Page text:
Important constraints on the Galactic halo formation by the dSph-consuming process come from the latest abundance investigations. Shetrone et al. (2001) have determined and analyzed abundance ratios for more than 20 elements in spectra, obtained with the Keck I telescope, of red giant stars belonging to the Draco, Sextans, and Ursa Minor dSphs. From a comparison of the measured values with published ones for the Galactic halo stars, a number of essential differences between them was found, particularly in $\rm [\alpha/Fe]$. Hence, the authors have concluded that their observations do not support the notion "that the Galactic halo has been assembled entirely through the disruption of very low-luminosity dSph galaxies like the three galaxies'' studied by them. From a similar comparison of element abundance ratios measured for the Galactic halo stars and dSph stars within the same range of metallicity, Fulbright (2002) has made even stronger claims that the former stars in the solar neighborhood are unlikely to have been constituents of disrupted dSphs similar to the studied ones.

Fairly strong limits to the Galactic halo formation via dSph satellite merging have been set by Unavane et al. (1996) and Gilmore et al. (2000) as well. According to their estimates no more than some $10\%$ of the halo could have formed due to this process over approximately the last 10 Gyr. The latter authors also conclude that "either the dwarfs merged before they formed stars, or they never formed''.

Interesting supplementary constraints on the Galactic SPGCs were analyzed by van den Bergh (1996).

In addition to the above-mentioned, indirect studies of possible TD/S of the hypothetical dwarf galaxies in the past, direct investigations were carried out regarding the impact of the TD/S on mass loss from the dSph "survivors'' really existing in the outer Galactic halo. Unfortunately, the respective results obtained to date for some dSph galaxies are very different, and they now cannot provide a decisive answer to the problem. Apart from the conventional process of the TD/S of the Sagittarius dSph galaxy, indications of an extratidal population around the Ursa Minor dSph are reported by Martinez-Delgado et al. (2001). A substantial extratidal population from the Carina dSph galaxy has been found by Majewski et al. (2000), who have determined the rate of current mass loss from the galaxy to be surprisingly high, namely of order of $27\%$ of its mass every Gyr. Hence, they evaluate, under some assumptions, that 14 Gyr ago the Carina dSph was 100 times more massive than now. At the same time, Odenkirchen et al. (2001) and Aparicio et al. (2001) have found no tidal tails or an extratidal extension of the stellar populations belonging to the Draco dSph galaxy. For comparison with some of the above findings it is interesting to note the latest results obtained by Hayashi et al. (2002), modeling the dark matter halos surrounding dSph satellites of the Milky Way. They find that these halos have circular velocity curves with peaks at essentially higher velocities than determined from the stellar velocity dispersion, and that the tidal radii of the dSphs are larger than those derived from observations.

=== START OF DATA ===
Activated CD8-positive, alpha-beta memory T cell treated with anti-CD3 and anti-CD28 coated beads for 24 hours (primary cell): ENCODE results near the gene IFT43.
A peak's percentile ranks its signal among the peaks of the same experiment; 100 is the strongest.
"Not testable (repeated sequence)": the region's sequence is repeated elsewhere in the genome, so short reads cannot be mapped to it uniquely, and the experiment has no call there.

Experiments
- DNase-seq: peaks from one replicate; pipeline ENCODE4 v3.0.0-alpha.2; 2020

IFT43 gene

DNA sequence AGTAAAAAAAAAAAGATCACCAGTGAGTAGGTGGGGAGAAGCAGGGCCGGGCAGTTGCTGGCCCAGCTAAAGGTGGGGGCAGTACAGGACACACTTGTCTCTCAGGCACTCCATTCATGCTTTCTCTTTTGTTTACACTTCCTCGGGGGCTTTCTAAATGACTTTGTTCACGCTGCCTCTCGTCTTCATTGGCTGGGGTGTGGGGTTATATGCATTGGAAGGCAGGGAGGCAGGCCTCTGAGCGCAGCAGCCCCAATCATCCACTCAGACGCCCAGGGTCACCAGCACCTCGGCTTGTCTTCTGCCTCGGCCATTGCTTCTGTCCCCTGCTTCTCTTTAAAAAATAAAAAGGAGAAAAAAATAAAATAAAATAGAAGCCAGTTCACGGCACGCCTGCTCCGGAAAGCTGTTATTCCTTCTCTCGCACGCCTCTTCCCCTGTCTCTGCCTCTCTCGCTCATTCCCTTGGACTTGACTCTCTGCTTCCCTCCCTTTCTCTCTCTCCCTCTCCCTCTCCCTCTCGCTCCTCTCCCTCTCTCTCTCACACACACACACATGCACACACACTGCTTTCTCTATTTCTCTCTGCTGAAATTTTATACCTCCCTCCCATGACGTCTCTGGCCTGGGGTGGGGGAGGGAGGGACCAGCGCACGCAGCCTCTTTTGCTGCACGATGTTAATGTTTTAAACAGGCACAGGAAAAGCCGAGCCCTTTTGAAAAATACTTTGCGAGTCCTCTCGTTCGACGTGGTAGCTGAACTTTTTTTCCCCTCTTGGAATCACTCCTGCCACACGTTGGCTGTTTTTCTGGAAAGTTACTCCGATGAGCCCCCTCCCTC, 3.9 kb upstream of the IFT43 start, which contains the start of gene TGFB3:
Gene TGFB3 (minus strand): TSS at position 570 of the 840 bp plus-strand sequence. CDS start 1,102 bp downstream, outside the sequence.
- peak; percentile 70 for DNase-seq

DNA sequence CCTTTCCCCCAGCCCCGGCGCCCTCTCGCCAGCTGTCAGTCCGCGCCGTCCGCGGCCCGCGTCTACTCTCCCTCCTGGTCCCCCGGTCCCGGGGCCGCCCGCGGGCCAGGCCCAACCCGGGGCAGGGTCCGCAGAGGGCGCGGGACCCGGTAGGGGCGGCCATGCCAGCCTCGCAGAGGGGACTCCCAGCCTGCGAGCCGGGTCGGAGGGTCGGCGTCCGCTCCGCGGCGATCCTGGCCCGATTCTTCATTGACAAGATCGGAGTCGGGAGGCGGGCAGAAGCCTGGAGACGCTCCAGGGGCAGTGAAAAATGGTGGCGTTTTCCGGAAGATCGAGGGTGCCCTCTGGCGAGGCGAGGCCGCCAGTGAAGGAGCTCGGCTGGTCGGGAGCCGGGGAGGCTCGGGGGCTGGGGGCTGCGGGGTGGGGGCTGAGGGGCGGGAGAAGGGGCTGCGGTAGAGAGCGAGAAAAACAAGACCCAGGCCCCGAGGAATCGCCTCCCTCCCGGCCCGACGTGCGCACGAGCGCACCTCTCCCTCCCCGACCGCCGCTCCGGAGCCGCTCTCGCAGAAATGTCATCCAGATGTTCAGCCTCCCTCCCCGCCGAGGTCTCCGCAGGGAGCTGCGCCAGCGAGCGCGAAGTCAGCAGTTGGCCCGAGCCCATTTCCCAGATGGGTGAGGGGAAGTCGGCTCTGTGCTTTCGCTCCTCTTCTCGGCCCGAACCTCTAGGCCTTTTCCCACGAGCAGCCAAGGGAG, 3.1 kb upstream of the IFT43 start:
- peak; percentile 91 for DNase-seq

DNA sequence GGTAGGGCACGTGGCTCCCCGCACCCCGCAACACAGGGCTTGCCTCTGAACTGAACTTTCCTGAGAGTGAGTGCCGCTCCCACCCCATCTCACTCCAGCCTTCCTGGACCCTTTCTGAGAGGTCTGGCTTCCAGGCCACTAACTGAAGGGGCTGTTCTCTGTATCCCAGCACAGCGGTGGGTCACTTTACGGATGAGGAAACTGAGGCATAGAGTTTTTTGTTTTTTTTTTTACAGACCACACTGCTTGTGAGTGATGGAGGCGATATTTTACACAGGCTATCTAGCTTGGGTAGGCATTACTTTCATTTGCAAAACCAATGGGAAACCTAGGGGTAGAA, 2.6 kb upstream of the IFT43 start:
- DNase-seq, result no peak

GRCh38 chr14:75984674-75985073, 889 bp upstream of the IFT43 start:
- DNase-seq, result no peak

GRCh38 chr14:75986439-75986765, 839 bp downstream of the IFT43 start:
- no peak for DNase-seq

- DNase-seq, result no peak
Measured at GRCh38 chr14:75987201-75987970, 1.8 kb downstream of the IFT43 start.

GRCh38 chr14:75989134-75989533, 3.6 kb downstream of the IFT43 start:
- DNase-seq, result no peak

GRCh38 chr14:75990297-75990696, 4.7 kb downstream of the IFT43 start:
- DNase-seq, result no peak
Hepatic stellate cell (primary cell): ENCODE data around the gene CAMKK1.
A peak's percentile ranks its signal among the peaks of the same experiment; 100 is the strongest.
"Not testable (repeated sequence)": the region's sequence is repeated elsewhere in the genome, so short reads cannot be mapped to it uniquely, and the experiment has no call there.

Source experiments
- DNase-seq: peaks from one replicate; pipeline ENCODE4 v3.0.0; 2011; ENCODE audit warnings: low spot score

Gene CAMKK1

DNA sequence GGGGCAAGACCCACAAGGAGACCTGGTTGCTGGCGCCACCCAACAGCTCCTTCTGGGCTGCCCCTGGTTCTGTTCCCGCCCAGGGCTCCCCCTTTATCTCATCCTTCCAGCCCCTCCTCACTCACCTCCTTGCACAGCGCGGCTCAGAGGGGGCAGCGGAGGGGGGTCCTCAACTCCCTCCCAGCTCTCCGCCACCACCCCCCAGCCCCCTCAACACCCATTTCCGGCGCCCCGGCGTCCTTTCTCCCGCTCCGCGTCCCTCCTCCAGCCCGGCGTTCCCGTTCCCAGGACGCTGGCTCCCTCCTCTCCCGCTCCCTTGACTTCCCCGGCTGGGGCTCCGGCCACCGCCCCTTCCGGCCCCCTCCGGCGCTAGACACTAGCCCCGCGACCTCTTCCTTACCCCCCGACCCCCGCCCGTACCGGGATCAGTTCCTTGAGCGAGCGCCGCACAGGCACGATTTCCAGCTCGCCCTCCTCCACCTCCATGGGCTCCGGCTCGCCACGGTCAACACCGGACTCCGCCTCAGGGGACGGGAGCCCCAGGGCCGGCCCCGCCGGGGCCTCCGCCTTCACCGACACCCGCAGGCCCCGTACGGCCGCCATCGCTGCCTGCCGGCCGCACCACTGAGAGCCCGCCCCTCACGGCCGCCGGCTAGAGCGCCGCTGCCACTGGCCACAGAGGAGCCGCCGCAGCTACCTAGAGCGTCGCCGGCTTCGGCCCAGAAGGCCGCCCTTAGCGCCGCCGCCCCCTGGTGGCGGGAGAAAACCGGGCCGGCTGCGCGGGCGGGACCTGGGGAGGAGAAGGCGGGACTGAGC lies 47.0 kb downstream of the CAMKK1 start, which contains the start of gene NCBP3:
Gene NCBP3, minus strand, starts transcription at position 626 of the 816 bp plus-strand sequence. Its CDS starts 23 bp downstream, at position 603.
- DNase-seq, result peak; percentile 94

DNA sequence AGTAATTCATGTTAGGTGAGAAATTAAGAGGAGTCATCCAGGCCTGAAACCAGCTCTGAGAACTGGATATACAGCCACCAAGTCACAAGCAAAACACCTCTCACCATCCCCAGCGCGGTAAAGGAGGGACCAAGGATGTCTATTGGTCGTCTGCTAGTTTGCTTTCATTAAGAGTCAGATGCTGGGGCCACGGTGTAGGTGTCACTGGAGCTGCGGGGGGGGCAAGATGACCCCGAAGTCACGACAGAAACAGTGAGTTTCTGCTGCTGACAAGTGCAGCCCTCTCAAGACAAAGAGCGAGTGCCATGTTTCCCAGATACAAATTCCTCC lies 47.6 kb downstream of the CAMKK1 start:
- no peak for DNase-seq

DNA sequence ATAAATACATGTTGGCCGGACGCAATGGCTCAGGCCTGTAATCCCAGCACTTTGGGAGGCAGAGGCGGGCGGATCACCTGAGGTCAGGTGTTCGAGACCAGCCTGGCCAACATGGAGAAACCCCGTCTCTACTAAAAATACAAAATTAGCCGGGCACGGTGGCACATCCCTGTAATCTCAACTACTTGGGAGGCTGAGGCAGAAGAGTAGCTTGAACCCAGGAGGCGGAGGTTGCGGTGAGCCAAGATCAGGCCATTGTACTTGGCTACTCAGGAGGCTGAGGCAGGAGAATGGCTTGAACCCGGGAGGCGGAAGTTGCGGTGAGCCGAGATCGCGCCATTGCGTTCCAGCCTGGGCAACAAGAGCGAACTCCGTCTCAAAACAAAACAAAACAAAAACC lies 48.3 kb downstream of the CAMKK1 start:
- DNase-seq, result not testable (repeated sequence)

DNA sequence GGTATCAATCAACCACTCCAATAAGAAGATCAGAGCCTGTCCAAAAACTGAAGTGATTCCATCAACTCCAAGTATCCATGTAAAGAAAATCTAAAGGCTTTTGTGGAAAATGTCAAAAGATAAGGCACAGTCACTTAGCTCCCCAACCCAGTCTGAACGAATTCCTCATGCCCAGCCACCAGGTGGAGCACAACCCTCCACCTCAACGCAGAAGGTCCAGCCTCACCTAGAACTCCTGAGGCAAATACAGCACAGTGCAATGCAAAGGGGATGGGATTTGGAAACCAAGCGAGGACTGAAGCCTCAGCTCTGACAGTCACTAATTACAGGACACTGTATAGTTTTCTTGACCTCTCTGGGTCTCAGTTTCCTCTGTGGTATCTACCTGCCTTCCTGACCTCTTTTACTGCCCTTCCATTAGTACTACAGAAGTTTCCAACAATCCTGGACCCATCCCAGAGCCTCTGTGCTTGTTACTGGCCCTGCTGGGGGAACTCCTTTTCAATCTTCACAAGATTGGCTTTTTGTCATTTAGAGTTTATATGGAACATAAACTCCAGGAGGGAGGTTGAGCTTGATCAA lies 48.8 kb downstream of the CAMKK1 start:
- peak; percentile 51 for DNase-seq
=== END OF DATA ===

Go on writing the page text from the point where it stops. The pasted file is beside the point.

Taken at face value, these observations may imply that a role played by the dSph-consuming process in the formation of the population of SPGCs in the outer Galaxy, as well as populations of these clusters around the LG massive spirals, is secondary. For this reason, we suggest other process as being important. In our approach we proceed from the recognized starting point that there is an apparent relationship between the dSphs and SPGCs. However, we assume that both kinds of objects originated from the same cause rather than the dSph-consuming process resulted in the populations of SPGCs.

3 Summary of the basic characteristics

The relationship between the Galactic populations of dSphs and SPGCs is reliably shown by their basic characteristics which, in turn, should be consistent with the process suspected to be responsible for the origin of these objects. These characteristics are summarized below;

- The age of the SPGCs, as mentioned above, differs from that of the old GCs by a few Gyr, typically $\sim$2 Gyr (but see age data for some "young'' globulars in VandenBerg 2000);

- These clusters exhibit peculiar kinematic characrestics. They have, on average, marginally retrograde or zero rotation, whereas old GCs show direct motion with lower dispersion. According to Da Costa (1994) the mean velocities of rotation are ${V_{\rm rot}}=-45\pm81$ km s-1 and ${V_{\rm rot}}=58\pm24$ km s-1, respectively;

- Metallicities of the SPGCs, as noted by Rodgers & Paltoglou (1984) and confirmed by van den Bergh (1993), fall in a quite narrow range, within $\rm\Delta [Fe/H]=0.4$ dex, with no relation between metallicity and Galactocentric distance. However, Yoon & Lee (2002) argue that the majority of the most metal-poor ( $\rm [Fe/H]<-2.0$) Galactic GCs are younger, by $\sim$1 Gyr, than the oldest globulars, and find that these clusters "display a planar alignment in the outer halo'', close to the Magellanic Plane;

- Majewski (1994) has shown that three-dimentional distribution of the SPGCs with reddest HB morphology is such that they appear to populate the so-called "Fornax-Leo-Sculptor stream'' consisting of five dSph galaxies orbiting the Milky Way. He has argued that all these objects "may be related through origin in a common Galactic accretion event'';